[Below: Austrian baritone Eberhard Waechter was the Elder Germont; resized image, based on a publicity photograph, courtesy of the San Francisco Opera.]
Zachary Solov’s Choreography
Several of the operas of the 1964 season had dance sequences. For the 1964 and 1965 seasons the San Francisco Opera engaged Zachary Solov, a choreographer with extensive experience in both opera and musical theater.
Of the operas I saw that season, Solov designed the dance numbers for “Carmen”, “Marriage of Figaro” and “Turandot” (as well as the more extensive scenes in an opera that I did not see, Smetana’s “The Bartered Bride”.)
[Below: Choreographer Zachary Solov; edited image of a publicity photograph, courtesy of the San Francisco Opera]
“La Traviata’s” first act provides the opportunity for the guests to dance, while its third act specifies an elaborate ballet sequence including a mock bullfight. Many had regarded the San Francisco Opera as lacking real depth in dance, and Solov’s engagement was a major step in addressing this deficiency.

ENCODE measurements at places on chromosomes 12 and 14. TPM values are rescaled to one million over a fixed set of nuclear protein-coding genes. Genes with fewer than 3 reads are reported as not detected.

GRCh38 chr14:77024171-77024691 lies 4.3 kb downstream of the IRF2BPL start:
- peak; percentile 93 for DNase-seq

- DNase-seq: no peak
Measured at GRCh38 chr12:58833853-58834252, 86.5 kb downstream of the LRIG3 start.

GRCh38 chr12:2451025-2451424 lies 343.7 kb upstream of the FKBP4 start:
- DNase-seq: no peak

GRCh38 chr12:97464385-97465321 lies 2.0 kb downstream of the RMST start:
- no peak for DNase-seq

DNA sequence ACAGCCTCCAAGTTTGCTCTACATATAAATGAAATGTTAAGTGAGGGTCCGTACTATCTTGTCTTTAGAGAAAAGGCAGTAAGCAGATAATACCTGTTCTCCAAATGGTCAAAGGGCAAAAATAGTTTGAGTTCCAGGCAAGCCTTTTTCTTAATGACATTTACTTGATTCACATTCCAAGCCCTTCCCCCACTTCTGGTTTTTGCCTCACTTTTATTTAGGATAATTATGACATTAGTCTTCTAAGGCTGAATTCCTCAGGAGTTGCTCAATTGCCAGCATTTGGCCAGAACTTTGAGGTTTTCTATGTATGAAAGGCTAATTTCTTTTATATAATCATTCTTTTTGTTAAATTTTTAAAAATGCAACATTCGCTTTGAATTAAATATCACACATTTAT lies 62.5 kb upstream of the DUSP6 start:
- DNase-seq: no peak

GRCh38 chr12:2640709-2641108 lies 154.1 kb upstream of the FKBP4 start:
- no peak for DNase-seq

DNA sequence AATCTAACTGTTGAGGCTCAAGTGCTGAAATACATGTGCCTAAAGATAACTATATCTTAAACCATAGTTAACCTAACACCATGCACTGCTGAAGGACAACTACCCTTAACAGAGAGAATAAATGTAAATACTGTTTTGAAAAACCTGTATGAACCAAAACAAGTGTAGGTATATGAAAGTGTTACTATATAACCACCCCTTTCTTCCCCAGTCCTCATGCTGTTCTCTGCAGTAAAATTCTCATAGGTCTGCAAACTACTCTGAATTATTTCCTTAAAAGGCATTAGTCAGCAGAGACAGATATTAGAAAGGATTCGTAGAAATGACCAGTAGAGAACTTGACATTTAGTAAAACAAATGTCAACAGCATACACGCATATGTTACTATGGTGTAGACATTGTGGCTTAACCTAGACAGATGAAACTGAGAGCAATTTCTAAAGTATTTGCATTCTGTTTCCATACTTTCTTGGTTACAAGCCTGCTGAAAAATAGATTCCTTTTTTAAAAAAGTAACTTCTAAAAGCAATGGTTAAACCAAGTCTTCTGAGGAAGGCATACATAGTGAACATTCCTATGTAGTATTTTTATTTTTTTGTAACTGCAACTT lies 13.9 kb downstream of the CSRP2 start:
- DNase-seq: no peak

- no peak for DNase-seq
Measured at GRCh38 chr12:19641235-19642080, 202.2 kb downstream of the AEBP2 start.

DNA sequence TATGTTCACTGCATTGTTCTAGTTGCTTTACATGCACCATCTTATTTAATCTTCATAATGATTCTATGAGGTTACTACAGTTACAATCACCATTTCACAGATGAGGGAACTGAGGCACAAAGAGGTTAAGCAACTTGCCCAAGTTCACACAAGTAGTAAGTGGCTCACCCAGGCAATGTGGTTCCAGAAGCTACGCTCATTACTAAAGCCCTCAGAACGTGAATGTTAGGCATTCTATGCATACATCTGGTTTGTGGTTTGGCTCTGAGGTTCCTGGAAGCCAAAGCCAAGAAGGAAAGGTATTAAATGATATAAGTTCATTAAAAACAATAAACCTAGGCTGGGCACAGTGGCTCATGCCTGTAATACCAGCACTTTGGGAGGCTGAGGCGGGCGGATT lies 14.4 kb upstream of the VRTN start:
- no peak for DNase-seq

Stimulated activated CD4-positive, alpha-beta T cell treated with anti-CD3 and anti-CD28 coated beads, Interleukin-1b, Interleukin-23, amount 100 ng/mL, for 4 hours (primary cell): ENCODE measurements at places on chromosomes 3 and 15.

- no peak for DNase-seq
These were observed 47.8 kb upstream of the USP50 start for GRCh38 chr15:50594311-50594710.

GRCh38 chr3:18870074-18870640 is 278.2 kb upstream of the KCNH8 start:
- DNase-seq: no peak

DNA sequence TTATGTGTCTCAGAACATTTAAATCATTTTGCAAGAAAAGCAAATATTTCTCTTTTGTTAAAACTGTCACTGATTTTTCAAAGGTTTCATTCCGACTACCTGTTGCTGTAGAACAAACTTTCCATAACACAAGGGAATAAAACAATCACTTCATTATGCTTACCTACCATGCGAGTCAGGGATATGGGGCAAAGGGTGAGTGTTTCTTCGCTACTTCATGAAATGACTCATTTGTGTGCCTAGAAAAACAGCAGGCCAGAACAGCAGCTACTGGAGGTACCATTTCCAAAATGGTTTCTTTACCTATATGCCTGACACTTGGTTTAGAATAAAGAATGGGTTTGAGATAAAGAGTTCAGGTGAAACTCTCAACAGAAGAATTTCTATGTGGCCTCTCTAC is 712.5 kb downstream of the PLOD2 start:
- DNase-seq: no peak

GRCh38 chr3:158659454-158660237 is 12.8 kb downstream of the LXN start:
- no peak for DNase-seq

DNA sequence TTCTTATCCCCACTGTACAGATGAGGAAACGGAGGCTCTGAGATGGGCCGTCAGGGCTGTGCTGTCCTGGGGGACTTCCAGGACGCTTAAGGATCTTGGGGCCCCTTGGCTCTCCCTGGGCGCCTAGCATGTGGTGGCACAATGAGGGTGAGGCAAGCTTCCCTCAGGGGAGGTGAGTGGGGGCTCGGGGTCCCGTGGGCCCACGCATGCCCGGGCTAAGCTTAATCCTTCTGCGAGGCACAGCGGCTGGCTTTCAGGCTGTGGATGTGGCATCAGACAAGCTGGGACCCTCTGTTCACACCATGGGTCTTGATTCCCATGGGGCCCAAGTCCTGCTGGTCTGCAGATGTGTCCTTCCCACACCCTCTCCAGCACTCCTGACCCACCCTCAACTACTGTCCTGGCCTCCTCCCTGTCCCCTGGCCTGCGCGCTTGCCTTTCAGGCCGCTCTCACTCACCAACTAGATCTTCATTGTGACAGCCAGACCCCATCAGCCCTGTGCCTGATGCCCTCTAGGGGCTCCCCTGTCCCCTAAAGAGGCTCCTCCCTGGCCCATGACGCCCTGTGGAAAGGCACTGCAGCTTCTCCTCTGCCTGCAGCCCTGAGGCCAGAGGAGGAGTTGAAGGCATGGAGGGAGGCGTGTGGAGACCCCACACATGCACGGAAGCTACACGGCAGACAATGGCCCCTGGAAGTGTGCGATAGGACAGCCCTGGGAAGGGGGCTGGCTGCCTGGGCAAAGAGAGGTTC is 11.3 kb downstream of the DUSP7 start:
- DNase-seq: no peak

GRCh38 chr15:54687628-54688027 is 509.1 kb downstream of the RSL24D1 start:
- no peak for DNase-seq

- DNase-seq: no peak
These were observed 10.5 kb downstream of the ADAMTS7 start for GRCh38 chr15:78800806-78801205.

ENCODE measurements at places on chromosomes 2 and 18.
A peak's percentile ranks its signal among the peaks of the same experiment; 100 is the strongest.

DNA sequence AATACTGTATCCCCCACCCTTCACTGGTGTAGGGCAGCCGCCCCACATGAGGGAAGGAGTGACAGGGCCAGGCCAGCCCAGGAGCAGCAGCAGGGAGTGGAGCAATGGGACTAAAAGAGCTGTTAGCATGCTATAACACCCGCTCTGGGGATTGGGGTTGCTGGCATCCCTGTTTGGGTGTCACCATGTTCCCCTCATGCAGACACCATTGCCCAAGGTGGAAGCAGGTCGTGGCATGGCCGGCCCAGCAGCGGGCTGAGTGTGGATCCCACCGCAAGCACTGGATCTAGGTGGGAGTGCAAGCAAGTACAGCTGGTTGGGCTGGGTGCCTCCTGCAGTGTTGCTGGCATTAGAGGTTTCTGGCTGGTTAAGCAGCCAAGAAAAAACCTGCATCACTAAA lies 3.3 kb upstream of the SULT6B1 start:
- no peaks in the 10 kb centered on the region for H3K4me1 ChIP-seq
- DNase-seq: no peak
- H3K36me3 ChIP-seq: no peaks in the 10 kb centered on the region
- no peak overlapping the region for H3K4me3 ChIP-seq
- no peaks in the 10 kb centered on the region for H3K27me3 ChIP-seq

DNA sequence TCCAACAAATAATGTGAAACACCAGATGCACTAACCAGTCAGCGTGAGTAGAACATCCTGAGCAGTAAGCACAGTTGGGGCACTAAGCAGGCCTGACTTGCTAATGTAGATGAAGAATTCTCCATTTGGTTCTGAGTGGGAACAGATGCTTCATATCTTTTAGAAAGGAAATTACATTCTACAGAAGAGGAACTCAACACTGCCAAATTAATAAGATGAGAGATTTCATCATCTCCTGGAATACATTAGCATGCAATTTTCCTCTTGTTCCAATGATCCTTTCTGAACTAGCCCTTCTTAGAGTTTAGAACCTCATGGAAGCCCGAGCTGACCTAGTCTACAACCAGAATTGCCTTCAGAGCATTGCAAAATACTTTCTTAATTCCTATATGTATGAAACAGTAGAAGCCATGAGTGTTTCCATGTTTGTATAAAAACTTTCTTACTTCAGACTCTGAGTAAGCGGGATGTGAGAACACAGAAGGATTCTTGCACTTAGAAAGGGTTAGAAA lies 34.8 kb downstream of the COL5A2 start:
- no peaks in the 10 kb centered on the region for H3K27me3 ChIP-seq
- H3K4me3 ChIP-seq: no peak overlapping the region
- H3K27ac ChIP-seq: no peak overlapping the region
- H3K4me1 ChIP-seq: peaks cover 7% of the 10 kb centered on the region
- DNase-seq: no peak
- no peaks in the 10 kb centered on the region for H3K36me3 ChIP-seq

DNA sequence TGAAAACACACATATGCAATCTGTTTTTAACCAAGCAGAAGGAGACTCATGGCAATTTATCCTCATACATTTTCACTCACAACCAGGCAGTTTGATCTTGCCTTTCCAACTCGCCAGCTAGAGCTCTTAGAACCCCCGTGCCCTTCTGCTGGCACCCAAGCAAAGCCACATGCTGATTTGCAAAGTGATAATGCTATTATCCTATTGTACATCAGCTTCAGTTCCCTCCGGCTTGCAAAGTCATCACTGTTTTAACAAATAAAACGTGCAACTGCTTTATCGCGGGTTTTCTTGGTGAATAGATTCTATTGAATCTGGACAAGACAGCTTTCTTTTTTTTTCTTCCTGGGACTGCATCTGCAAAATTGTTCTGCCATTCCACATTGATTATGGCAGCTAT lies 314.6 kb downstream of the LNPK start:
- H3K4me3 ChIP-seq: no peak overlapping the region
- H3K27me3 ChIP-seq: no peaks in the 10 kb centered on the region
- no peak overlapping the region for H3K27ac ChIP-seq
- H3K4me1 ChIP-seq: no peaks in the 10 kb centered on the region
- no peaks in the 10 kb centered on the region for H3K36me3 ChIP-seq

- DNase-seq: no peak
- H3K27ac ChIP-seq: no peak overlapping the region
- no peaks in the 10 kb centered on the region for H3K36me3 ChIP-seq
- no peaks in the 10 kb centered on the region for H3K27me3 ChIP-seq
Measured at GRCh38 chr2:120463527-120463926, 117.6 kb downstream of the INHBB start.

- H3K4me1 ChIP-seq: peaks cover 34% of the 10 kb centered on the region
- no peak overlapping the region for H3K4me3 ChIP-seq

Final Thoughts on the 1964 season
The 1964 season was notable as being the final season in which Tito Gobbi and Elizabeth Schwarzkopf performed in a San Francisco Opera production, and the only season in which Eberhard Waechter, Ella Lee and Gladys Kuchta performed.
[Below: the cover for each of the 1964 programs of the operas being presented; edited image of photograph, courtesy of the San Francisco Opera.]
It was notable for the return of Birgit Nilsson, absent for eight seasons, and for the debut of Marie Collier in the American premiere of Shostakovich’s “Katerina Ismailova”. Set designer Wolfram Skalicki provided the sets for the new productions of “Parsifal”, “Fidelio” and “Katerina Ismailova”
Sandor Konya, James McCracken and Jon Vickers continued to share the lead tenor duties, and Joan Sutherland was back for her third season.